Finding a silver lining to viral infection

For the Monitor
Published: 3/3/2021 9:18:08 AM

I have a confession to make: I haven’t smelled poop in seven weeks.

I mean, not a hint, a whiff, the slightest tang of that rank odor. Not mine, yours, the dog, the trucker in the stall next to me or anyone else’s has gotten past these nostrils since the beginning of January. About the time I caught COVID.

How I felt when I contracted the virus is coming. But for right now, I’m so focused on this whole poop thing, I could just swim in it.

Losing my sense of smell has been delightful. Yes, it has. I’ve come to grips with it. And there was little internal wrestling involved. I bowed immediately, pledging my devotion to the consequences, if one chooses to call it that. In fact, I’d be okay if I never smell anything or anyone ever again.

Sure, some scents are nice – parts of the flesh, drops of gasoline, beach rocks and grandmother hugs. But I’ve smelt enough cheese in my life, bathed in bowls of bodacious oils and cut hundreds upon hundreds of lawns at dawn, when the dew is still new and dripping. I’ve been blessed with smelling, spoiled almost. Carry a sucker on your face like the one I have for 50 years, can’t help but breathe in much of the world.

Yet, I live as a glutton. I can eat full pallets of cured meats and fried legs of any species. You see where I’m going with this? Same place them legs and slices of prosciutto are going. Downtown.

I won’t spell it out for you, but I loathe the act of “riding the throne.” I find it to be an abominable aspect of the human mold, a complete waste of time, literally. One of God’s few holy follies.

But as they say, when you got to go ... yuck!

So, since I got COVID some seven weeks back, my sniffing cells are still in the dumper. When I first lost the ability to smell, I also lost my sense of taste. Did not like that. I like the taste of pretty much anything. My past life, I’m guessing, I was some jungle sow with spiked teeth and lips that dragged on bramble, living off his constant hunger.

When my sister graciously dropped off a lasagna to our home, where three out of four members of the household had COVID, I sullenly made my way over to the kitchen counter from the den, some 10 feet away, achy, almost sweating and nursing a near 100-degree temperature. I reached my hand into the red sauce and cheese soaked tray and scooped out three fingers worth of lasagna. Nothing. Tasted like putty, looked like glory, smelled like defeat. Then I spit it into the sink.

So, as the days wore on and my symptoms of COVID stayed steady – suffering somewhere between a cold and the touch of the flu – my palate returned, first with toothpaste, then fruits, and then numerous sweets and salts. Ah, it felt good to be back. My buds were alive!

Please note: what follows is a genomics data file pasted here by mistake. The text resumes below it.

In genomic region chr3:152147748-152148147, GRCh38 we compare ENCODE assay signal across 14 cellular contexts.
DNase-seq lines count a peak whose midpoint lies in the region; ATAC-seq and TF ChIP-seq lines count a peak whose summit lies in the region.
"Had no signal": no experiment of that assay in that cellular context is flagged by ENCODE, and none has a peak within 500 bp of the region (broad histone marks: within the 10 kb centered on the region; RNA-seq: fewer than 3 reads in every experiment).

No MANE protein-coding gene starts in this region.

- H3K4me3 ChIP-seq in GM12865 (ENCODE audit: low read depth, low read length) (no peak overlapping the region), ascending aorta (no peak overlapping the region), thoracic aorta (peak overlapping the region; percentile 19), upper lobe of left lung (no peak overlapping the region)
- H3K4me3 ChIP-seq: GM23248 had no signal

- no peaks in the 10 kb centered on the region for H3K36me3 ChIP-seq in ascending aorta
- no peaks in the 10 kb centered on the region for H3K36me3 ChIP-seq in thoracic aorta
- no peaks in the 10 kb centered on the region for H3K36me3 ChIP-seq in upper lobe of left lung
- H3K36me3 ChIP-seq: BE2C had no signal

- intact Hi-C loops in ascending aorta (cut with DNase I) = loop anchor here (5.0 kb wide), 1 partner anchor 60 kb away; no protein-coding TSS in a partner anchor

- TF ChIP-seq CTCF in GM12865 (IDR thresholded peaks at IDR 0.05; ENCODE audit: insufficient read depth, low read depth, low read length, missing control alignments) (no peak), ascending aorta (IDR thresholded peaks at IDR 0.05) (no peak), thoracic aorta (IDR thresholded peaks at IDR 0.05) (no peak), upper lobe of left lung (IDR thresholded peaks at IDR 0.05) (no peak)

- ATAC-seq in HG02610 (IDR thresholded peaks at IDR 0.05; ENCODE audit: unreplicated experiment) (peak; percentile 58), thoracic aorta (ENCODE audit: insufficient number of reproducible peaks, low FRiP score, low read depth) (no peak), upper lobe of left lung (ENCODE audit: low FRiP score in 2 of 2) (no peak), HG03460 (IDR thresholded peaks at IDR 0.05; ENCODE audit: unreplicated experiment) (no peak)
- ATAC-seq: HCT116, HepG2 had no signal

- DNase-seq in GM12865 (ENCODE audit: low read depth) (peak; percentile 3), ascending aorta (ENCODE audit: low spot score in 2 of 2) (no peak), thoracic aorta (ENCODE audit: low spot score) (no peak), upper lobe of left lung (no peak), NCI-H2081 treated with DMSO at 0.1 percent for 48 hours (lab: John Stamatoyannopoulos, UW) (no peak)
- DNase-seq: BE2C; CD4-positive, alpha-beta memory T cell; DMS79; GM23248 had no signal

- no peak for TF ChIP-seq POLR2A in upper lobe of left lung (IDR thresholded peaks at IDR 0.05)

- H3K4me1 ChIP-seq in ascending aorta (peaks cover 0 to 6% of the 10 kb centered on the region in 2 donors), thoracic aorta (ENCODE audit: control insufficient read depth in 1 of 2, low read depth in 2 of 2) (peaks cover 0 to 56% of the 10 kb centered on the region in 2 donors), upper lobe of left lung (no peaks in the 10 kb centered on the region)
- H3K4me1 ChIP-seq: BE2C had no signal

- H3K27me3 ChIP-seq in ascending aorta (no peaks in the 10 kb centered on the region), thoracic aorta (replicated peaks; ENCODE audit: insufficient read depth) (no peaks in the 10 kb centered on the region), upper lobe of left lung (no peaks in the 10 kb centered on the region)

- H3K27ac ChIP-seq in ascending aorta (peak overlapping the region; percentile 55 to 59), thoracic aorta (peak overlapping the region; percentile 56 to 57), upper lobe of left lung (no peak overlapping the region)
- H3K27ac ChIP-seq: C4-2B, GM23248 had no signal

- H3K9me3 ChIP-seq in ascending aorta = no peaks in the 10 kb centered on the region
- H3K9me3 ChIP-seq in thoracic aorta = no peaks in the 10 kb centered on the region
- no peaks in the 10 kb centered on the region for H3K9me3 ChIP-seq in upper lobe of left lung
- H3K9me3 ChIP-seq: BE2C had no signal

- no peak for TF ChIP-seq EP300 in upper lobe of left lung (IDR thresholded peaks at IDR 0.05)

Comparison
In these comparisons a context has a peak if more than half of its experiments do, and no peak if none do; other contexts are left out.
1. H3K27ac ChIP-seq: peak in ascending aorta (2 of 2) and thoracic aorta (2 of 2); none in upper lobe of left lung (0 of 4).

First thing I did was go looking for that lasagna. Been a few days but they hold up well. Tucked in the back of the fridge still sat a half pan of evenly cut pieces. I wrestled the platter out of the fridge and huddled my face over three plates of deliciousness, barely coming up for air.

The thing about the virus is she has no quit in her. Hangs on like a bad rash. Then the guilt sets in. You feel lazy weeks after quarantining for 10 days, which was spent napping and moping. You feel at 3 p.m. like you usually do at 9 p.m. Ready to cozy down and gather the pets. But then you look outside and the sun is still hanging around at five but I just feel so beat up. Tired or feeling tired.

Then, I concluded, it’s mid- February, the least forgiving month of the year, the one that dominates me and lays my mind in the gutter, spread out with the rest of my sins.

So, there’s that about COVID. The double whammy – guilt and lethargy.

Yet, far beyond beating yourself up for things you can’t control, there is beauty. Maybe not everyone’s sense of beauty, but it’s mine ... for now.

And this moment won’t last forever. But, I am going to linger lovingly in this space in time and be happy not smelling anything. I don’t miss you.

For now, with nostrils filled with odorless air, I count the hours until spring arrives, the real spring, when life pops and feelings grow and smells arrive in bundles – roots and grass, flowers and birds, the bedrock of our existence. And I wait, raising my nose to the treetops as the slate colored skies burn gray into my membrane, I’ll here swimming in my new found passion. Smelling nothing. Nothing at all. A “Poop Free Zone.”

And oh, what a relief it is.

Rob Azevedo has a new collection of poetry out called “Turning on the Wasp,” available at Amazon, Barnes and Noble and Gibson’s Books. He can be reached at

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